LitQuotes.

LitQuotes Blog

Join Us Pinterest Facebook Twitter

Happy New Year’s Eve – More Quotes Added

December 31, 2012 by · Leave a Comment
Filed under: Site News 

LitQuotesHappy New Year’s Eve!  I just wanted to let you know that I’ve added a few more quotes to the site.  Here are my favorites.

There’s small choice in rotten apples. ~   The Taming of the Shrew by William Shakespeare

Continual complexity makes it impossible for any of us to know anything outside our own personal field-I can’t follow the work of the man sitting at the next desk over from me. Too much knowledge has piled up in each field. And there’s too many fields.” ~  The Variable Man by Philip K. Dick

It makes your sin no worse, as I conceive, to do it a la mode and stylishly. ~  The Prisoner of Zenda by Anthony Hope

 

Other LitQuotes Features

  • Random Quote – Shakespeare?  Dickens?  Austen?  What quote will you get?
  • Random Love Quote – It’s all about love on the random love quote page.
  • Random Funny Quote –  Need a laugh?  Check out the random funny quote.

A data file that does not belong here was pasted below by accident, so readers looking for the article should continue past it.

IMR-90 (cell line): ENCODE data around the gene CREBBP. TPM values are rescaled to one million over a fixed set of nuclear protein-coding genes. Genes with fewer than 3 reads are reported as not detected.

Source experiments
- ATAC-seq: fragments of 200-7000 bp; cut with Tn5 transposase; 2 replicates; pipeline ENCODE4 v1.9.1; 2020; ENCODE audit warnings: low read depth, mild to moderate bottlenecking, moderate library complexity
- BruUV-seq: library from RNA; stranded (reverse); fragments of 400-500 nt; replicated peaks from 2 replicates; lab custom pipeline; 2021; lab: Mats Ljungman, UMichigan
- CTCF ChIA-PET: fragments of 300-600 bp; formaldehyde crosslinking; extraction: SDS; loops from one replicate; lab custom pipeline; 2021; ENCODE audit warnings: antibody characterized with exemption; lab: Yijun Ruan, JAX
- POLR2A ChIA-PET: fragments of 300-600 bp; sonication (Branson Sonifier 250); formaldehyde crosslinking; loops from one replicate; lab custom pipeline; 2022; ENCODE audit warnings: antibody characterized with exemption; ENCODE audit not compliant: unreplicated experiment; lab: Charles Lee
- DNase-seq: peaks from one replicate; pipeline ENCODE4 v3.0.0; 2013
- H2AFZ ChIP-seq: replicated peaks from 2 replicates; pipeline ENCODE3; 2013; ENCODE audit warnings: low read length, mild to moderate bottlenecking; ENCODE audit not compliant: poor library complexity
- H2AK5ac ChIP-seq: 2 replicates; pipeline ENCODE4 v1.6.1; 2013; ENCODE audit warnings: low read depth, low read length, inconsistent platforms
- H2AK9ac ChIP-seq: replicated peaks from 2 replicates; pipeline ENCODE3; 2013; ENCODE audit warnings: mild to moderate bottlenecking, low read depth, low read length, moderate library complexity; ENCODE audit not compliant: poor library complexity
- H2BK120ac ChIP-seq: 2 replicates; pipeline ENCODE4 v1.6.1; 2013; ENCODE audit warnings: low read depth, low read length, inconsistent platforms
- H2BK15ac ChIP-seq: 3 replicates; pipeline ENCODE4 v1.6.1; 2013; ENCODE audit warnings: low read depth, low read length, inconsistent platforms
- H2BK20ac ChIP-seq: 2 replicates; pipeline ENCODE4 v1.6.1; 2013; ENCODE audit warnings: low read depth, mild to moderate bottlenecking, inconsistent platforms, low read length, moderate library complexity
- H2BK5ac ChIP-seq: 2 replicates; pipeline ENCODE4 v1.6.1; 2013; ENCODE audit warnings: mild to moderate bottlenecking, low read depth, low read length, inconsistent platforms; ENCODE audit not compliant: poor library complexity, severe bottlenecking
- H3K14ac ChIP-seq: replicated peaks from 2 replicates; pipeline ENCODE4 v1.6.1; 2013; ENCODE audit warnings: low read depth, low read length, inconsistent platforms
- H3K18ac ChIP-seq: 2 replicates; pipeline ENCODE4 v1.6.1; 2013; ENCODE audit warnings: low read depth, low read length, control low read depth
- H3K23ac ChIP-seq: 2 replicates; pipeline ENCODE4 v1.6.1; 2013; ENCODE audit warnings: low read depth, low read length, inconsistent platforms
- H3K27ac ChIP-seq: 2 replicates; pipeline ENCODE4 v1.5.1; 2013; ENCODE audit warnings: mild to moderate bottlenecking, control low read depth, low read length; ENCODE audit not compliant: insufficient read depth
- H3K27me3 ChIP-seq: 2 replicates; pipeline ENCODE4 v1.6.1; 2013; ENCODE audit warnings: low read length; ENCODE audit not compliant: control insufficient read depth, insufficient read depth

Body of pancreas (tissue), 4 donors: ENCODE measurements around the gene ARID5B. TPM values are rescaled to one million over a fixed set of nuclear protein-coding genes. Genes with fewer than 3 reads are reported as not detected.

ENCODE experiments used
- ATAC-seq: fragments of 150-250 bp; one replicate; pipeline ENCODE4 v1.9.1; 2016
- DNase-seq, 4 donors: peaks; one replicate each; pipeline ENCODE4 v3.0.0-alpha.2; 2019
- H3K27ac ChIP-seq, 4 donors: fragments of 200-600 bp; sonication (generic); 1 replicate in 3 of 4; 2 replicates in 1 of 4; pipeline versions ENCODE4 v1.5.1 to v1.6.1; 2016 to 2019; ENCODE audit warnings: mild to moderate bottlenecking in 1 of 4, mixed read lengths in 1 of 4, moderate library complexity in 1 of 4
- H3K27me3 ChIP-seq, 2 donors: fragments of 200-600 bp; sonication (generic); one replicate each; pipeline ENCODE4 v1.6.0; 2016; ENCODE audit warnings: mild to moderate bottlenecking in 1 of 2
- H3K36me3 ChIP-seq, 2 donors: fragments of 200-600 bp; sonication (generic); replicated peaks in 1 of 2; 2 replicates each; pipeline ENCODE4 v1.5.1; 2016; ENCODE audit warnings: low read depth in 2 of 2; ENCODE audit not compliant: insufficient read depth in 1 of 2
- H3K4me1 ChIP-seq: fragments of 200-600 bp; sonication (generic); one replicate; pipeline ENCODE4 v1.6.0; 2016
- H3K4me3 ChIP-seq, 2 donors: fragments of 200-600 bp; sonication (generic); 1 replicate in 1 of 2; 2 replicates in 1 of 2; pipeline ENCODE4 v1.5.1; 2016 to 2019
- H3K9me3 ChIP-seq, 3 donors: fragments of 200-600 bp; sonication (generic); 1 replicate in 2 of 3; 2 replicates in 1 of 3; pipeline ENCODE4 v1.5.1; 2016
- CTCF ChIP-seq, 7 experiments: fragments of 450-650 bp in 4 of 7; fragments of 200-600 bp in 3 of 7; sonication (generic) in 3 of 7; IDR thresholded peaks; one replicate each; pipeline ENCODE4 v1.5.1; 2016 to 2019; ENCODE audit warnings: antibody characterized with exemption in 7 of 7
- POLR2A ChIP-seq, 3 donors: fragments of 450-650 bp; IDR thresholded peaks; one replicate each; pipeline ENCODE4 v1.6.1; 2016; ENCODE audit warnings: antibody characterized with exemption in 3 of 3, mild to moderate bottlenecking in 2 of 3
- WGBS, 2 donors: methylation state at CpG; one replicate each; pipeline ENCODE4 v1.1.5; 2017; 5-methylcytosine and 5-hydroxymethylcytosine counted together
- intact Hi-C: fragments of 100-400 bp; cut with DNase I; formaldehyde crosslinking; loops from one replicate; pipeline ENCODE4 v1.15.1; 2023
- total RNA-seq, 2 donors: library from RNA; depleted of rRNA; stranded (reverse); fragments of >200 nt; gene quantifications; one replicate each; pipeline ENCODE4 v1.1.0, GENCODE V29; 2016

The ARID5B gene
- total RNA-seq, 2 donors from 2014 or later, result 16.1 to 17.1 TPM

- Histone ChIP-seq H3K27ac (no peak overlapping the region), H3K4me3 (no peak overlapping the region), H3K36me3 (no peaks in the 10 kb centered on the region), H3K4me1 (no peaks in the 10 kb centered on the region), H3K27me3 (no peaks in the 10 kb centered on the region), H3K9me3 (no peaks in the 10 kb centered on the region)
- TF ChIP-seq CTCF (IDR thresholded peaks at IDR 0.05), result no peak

• Random Spooky Quote – You’ll get the shivers! View a random spooky quote from our large collection of scary quotes.

Macbeth and Captain Kirk

December 30, 2012 by · Leave a Comment
Filed under: LitQuotes on TV 

ClassicTrek3I recently watched an episode of classic Star Trek from season three entitled All Our Yesterdays.  It turns out that the title of the episode is from Macbeth.

“There would have been a time for such a word. To-morrow, and to-morrow, and to-morrow, creeps in this petty pace from day to day, to the last syllable of recorded time; And all our yesterdays have lighted fools The way to dusty death. Out, out, brief candle! Life’s but a walking shadow; a poor player, that struts and frets his hour upon the stage, and then is heard no more: it is a tale told by an idiot, full of sound and fury, signifying nothing.” ~ Macbeth by William Shakespeare

That’s not the only reference to Shakespeare in this season.  The plot of Elaan of Troyius will be familiar to people who know of The Taming of the Shrew.  Whom Gods Destroy features a character that quotes from Shakespeare’s Sonnet 18.






 

LitQuotes